Review: The Glass Bead game
Dot Jia Zhihan
The group exhibition The Glass Bead Game at MAMOTH Gallery features paintings of 11 cross generational and multicultural artists, presenting a joyful odyssey of ‘cultural others’. The exhibition takes its name from Hermann Hesse’s eponymous novel which portrays the protagonist’s rejection and acceptance of the prescriptive life, as well as the ideological birth of collective illusion and self-consciousness. Many works on show are analogous, reflected in their subject and silhouette, sequences and still images, through gestures of realism and abstraction, erasing the legible and narrative logic, so as to produce new perception. As Homi K. Bhabha put it, “diaspora identities are those which are constantly producing and reproducing themselves anew, through transformation and difference”. Within the collective memory, the displaced subjects situate themselves in the shifting identity politics by recalling the bygone past.
Based on affective experience, Sangram Majumdar deconstructs everyday images into indescribable abstract forms - echoing lines, bare charcoal sketch, and pale, flat, unmodified colours – vividly figurative. In oil painting on canvas Becoming 1 (2021), Majumdar borrows the lozenge array with interlacing light and shadow projected from streetlamps on the road, that is commonly seen in American streets, covering a walking and elusive subject. Using visual disorientation generated from ideogram, he has reappeared the cultural consciousness in the identity of the diaspora, as well as its absence in the collective memory. The only things clearly visible in the picture are the subject's feet: the left foot wearing vans shoes signifies the pop culture, while the bear right foot indicates the barefoot Buddha in Hinduism. By incorporating analogous motifs implying both the worldly ideology and cultural believes, Majumdar depicts the coexistence of the spiritual world and the secular world that Hesse has contemplated in The Glass Bead Game.
On the other side of the gallery, an unsettling sensation is intensified by the red, green and yellow distemper in Vicente Matte’s painting, exuding a fantastical feeling in the space. The static allegorical figure seems to be with childishness but is gradually disenchanted as one dwells. Furthermore, the ‘Notebook’ series by Yuki Higashino intuitively deconstructs the logic of interpretation. He applies coloured dots on the superimposed plexiglass to form the text, a linguistic structure is then repeated and staggered densely. As an abstraction of memory, painting has a visual language that is not limited to the scope of sight, as sight can only frame a glance.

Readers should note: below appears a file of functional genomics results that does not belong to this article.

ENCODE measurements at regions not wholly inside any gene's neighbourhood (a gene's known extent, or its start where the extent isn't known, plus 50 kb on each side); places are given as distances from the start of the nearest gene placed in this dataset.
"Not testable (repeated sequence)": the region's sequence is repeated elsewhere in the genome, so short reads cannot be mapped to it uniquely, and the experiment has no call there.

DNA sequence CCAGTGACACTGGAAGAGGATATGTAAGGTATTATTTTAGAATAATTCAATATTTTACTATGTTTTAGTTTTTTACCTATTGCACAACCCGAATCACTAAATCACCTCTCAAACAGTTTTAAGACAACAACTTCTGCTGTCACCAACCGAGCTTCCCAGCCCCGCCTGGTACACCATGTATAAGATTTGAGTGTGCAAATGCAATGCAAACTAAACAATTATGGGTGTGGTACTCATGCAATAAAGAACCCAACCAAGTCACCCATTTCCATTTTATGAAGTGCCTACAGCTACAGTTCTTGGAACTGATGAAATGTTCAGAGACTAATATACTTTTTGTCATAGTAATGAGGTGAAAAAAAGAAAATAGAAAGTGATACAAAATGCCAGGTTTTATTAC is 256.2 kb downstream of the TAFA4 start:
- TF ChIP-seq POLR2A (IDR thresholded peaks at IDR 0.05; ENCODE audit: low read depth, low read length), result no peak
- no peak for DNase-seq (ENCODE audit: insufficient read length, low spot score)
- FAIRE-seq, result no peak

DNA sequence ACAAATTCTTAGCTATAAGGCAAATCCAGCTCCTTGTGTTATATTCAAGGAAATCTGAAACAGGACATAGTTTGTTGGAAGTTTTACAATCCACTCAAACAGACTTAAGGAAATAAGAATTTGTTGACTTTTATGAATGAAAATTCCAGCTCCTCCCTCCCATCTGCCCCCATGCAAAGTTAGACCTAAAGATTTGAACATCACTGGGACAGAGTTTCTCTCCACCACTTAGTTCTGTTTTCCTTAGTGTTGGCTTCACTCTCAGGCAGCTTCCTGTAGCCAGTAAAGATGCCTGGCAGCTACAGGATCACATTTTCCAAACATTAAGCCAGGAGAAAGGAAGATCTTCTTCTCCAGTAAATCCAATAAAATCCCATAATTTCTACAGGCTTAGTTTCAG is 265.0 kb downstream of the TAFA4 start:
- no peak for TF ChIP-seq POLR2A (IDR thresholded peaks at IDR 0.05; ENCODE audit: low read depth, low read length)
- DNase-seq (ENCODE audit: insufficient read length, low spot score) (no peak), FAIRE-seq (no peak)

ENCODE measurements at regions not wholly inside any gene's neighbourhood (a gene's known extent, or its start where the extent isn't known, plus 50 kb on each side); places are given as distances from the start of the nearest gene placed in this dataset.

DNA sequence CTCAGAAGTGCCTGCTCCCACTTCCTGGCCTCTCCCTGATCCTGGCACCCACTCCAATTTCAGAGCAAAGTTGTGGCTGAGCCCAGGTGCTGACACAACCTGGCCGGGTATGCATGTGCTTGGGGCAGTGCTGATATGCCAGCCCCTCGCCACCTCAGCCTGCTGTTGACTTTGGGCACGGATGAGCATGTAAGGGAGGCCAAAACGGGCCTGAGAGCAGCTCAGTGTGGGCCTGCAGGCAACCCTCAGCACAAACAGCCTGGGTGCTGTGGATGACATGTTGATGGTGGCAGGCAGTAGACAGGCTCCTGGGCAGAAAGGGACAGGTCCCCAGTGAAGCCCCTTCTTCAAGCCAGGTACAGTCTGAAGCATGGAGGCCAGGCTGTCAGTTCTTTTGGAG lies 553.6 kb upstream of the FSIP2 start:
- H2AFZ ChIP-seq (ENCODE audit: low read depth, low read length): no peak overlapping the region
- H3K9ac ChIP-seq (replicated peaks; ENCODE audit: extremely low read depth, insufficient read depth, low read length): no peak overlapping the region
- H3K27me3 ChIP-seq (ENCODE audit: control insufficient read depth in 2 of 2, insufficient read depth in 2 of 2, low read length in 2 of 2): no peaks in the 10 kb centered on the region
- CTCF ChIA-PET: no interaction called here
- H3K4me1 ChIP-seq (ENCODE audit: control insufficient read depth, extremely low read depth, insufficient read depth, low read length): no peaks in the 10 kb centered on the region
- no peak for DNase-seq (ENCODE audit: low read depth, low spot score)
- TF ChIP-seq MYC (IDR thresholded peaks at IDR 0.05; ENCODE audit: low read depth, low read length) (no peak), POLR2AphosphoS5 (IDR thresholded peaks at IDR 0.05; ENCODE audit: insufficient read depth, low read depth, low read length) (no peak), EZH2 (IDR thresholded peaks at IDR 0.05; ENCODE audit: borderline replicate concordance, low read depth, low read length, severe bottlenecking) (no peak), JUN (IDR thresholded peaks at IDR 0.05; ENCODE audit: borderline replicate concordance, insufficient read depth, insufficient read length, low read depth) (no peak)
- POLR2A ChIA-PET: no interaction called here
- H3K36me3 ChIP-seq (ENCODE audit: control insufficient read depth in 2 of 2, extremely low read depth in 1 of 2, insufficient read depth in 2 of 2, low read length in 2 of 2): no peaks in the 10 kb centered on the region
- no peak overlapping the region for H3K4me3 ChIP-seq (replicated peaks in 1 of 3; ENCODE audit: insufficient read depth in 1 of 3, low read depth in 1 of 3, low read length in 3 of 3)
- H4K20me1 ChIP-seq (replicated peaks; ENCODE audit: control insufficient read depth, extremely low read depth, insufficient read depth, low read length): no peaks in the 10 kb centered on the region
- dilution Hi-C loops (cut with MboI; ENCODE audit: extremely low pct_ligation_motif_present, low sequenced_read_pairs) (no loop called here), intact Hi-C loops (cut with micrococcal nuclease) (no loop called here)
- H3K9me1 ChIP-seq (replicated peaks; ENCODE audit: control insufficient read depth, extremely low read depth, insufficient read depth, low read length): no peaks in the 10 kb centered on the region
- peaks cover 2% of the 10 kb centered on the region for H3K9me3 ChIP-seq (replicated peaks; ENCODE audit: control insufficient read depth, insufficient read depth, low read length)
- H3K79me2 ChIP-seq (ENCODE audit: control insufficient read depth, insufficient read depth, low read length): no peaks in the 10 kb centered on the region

The layout of the exhibition is deftly combined with the wall’s texture of the building itself. On the brick and tile wall in the staircase space, the view from the window recorded by Yuki Higashino during his quarantine in New York is in contrast with Aman Aheer’s half man and half beast image disciplined by the frame on the opposite wall, which intuitively conveys the boundary logic of the narrative subject. The repressed ‘alienated selves’ continue to be released through painting until the steps rise to the exhibition hall on the second floor. In Hou Zichao's landscape painting with the characteristics of the times, the dot array is located on the unrecognizable view fragments and striking hues, reminding the viewer of the gradual elimination of the opposition between the fictional and reality. In the smaller room on the side, a quiet gaze replaces the previous restlessness, as if those unsettled emotions have finally landed on a ground.
Down to the basement, a more vibrant visual pattern speaks. From a vague dreariness to a cold and surreal detachment, from the palette of Dunhuang murals to the mood board of 80s Hong Kong films, the ghost of modernity peeps through the imagery, endowing it with a rare agency. What’s gratifying is, the exhibition attempts to explore the enigmatic relationship between myriad-hetero cultural identities and globalisation. The way that the artists deal with the world is latent in the cause and effect, significance, and styles of their works. While the interpretation of the semantic space is indicatable, identity and cultural dynamics can retain the opacity through visual reoccurrence of the painting. When accelerationism leaves us no time to think, it is a bless for both the artists and viewers to be immersed in this Glass Bead Game at MAMOTH where all the turbulent feelings are calmed. As we arrive in spring anew, The Glass Bead Game has presented us a speculative sobriety.